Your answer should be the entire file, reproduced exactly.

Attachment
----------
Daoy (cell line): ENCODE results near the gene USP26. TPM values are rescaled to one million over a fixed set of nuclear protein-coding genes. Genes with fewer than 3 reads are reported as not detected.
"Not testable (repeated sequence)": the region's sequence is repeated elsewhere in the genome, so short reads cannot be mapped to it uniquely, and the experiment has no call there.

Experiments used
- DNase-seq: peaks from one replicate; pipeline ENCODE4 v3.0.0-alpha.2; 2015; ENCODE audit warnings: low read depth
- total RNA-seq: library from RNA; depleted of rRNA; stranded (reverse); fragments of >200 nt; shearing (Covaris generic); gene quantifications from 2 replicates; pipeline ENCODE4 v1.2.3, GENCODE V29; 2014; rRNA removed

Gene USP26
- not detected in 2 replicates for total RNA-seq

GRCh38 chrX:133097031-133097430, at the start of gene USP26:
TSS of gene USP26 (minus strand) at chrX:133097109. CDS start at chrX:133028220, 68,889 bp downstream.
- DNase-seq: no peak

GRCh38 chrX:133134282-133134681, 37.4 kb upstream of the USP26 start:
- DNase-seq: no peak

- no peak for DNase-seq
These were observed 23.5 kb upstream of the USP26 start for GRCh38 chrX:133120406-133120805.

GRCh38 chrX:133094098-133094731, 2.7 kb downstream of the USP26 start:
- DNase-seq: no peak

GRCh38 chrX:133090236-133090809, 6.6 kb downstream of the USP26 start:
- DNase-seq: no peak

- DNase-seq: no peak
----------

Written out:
Daoy (cell line): ENCODE results near the gene USP26. TPM values are rescaled to one million over a fixed set of nuclear protein-coding genes. Genes with fewer than 3 reads are reported as not detected.
"Not testable (repeated sequence)": the region's sequence is repeated elsewhere in the genome, so short reads cannot be mapped to it uniquely, and the experiment has no call there.

Experiments used
- DNase-seq: peaks from one replicate; pipeline ENCODE4 v3.0.0-alpha.2; 2015; ENCODE audit warnings: low read depth
- total RNA-seq: library from RNA; depleted of rRNA; stranded (reverse); fragments of >200 nt; shearing (Covaris generic); gene quantifications from 2 replicates; pipeline ENCODE4 v1.2.3, GENCODE V29; 2014; rRNA removed

Gene USP26
- not detected in 2 replicates for total RNA-seq

GRCh38 chrX:133097031-133097430, at the start of gene USP26:
TSS of gene USP26 (minus strand) at chrX:133097109. CDS start at chrX:133028220, 68,889 bp downstream.
- DNase-seq: no peak

GRCh38 chrX:133134282-133134681, 37.4 kb upstream of the USP26 start:
- DNase-seq: no peak

- no peak for DNase-seq
These were observed 23.5 kb upstream of the USP26 start for GRCh38 chrX:133120406-133120805.

GRCh38 chrX:133094098-133094731, 2.7 kb downstream of the USP26 start:
- DNase-seq: no peak

GRCh38 chrX:133090236-133090809, 6.6 kb downstream of the USP26 start:
- DNase-seq: no peak

- DNase-seq: no peak